Making sense of the murderous muddle in Ukraine through touching personal stories and a historical reality check.
Economist reporter Judah (Kosovo: What Everyone Needs to Know, 2008, etc.) was not content to accept at face value the stories he heard from the Ukrainians on either side of the recent “Maidan Revolution” of 2014—either from pro-Ukrainian nationalists or pro-Russian rebels. So he traveled the country, asked uncomfortable but necessary questions, and heard vast differences between the country’s west and east in terms of each side’s skewed sense of history, especially regarding the Soviet Union’s role in Ukrainian history and World War II. While the rebels see Russian president Vladimir Putin as a savior, a strongman who harkens back to a triumphal and unified Soviet state, the pro-Ukrainians champion Stepan Bandera, a controversial nationalist leader from WWII whose party was by turns German collaborationist, anti-Soviet, anti-Polish, and anti-Semitic. For these reasons and for the pro-Ukrainian adoption of the red and black flag from this problematic time, the rebels now denounce the nationalists as “fascist” and neo-Nazi. The pro-Russian rebels, on the other hand, conveniently downplay much of the gruesome Soviet treatment of Ukraine, including the Holodomor (the great famine years after collectivization of 1932-1933, in which more than 3 million died), the gulags and secret police, the roundup of Jews, and the huge displacement of peoples during and after WWII. In his brief chapters, Judah moves from west to east, from Lviv (once heavily Polish and Jewish and connected to the Austro-Hungarian Empire) to Chernobyl to Kiev to Bessarabia to Donetsk, the heart of the separatist region. Everywhere, Ukrainians conveyed to the author their sense of yearning for something lost: huge numbers of people have fled the country, mostly the educated youth, leaving in their wake an “economic death.”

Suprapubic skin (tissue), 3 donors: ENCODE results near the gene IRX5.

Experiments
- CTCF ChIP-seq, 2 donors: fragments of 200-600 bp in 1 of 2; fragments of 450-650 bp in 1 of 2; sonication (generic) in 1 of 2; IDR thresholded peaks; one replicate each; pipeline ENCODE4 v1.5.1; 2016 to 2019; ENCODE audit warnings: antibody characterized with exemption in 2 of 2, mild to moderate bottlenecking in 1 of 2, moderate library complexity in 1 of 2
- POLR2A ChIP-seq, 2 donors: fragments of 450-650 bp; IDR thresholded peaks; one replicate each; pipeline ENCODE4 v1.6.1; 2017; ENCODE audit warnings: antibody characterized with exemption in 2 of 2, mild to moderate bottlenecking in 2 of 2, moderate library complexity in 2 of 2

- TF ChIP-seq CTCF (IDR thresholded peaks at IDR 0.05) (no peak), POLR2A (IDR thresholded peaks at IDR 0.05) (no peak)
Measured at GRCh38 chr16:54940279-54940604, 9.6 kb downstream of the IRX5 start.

An enlightening, timely study of a misunderstood region of the world.